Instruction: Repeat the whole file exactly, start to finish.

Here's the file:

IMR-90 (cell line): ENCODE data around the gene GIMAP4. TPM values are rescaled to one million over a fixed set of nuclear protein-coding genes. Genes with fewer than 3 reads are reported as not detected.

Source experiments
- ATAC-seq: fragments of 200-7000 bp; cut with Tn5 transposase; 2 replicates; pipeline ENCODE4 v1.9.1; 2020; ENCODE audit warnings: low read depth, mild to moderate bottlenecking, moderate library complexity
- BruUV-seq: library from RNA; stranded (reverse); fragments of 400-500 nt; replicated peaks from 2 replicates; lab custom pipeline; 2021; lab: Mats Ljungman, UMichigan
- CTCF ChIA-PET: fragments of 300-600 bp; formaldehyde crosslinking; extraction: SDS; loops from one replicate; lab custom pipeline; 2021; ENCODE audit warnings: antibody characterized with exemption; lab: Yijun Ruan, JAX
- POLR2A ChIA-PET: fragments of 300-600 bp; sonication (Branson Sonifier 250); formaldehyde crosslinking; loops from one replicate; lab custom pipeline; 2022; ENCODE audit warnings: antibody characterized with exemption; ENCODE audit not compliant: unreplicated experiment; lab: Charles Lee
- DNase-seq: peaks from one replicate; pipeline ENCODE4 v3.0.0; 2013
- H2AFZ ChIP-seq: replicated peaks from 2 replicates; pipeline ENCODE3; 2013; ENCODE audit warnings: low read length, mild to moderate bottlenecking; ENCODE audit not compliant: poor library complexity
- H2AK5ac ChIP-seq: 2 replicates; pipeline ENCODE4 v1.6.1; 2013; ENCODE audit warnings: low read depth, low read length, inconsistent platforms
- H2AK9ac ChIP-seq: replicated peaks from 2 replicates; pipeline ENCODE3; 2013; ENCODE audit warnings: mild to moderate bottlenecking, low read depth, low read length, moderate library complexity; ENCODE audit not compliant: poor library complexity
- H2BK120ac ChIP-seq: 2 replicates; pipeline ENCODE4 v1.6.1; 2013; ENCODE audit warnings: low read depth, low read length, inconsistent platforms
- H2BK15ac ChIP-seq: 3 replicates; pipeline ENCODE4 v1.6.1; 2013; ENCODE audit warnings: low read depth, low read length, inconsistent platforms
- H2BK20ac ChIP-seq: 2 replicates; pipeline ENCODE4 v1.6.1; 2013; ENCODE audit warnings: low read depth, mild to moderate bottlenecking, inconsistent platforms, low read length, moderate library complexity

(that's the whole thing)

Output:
IMR-90 (cell line): ENCODE data around the gene GIMAP4. TPM values are rescaled to one million over a fixed set of nuclear protein-coding genes. Genes with fewer than 3 reads are reported as not detected.

Source experiments
- ATAC-seq: fragments of 200-7000 bp; cut with Tn5 transposase; 2 replicates; pipeline ENCODE4 v1.9.1; 2020; ENCODE audit warnings: low read depth, mild to moderate bottlenecking, moderate library complexity
- BruUV-seq: library from RNA; stranded (reverse); fragments of 400-500 nt; replicated peaks from 2 replicates; lab custom pipeline; 2021; lab: Mats Ljungman, UMichigan
- CTCF ChIA-PET: fragments of 300-600 bp; formaldehyde crosslinking; extraction: SDS; loops from one replicate; lab custom pipeline; 2021; ENCODE audit warnings: antibody characterized with exemption; lab: Yijun Ruan, JAX
- POLR2A ChIA-PET: fragments of 300-600 bp; sonication (Branson Sonifier 250); formaldehyde crosslinking; loops from one replicate; lab custom pipeline; 2022; ENCODE audit warnings: antibody characterized with exemption; ENCODE audit not compliant: unreplicated experiment; lab: Charles Lee
- DNase-seq: peaks from one replicate; pipeline ENCODE4 v3.0.0; 2013
- H2AFZ ChIP-seq: replicated peaks from 2 replicates; pipeline ENCODE3; 2013; ENCODE audit warnings: low read length, mild to moderate bottlenecking; ENCODE audit not compliant: poor library complexity
- H2AK5ac ChIP-seq: 2 replicates; pipeline ENCODE4 v1.6.1; 2013; ENCODE audit warnings: low read depth, low read length, inconsistent platforms
- H2AK9ac ChIP-seq: replicated peaks from 2 replicates; pipeline ENCODE3; 2013; ENCODE audit warnings: mild to moderate bottlenecking, low read depth, low read length, moderate library complexity; ENCODE audit not compliant: poor library complexity
- H2BK120ac ChIP-seq: 2 replicates; pipeline ENCODE4 v1.6.1; 2013; ENCODE audit warnings: low read depth, low read length, inconsistent platforms
- H2BK15ac ChIP-seq: 3 replicates; pipeline ENCODE4 v1.6.1; 2013; ENCODE audit warnings: low read depth, low read length, inconsistent platforms
- H2BK20ac ChIP-seq: 2 replicates; pipeline ENCODE4 v1.6.1; 2013; ENCODE audit warnings: low read depth, mild to moderate bottlenecking, inconsistent platforms, low read length, moderate library complexity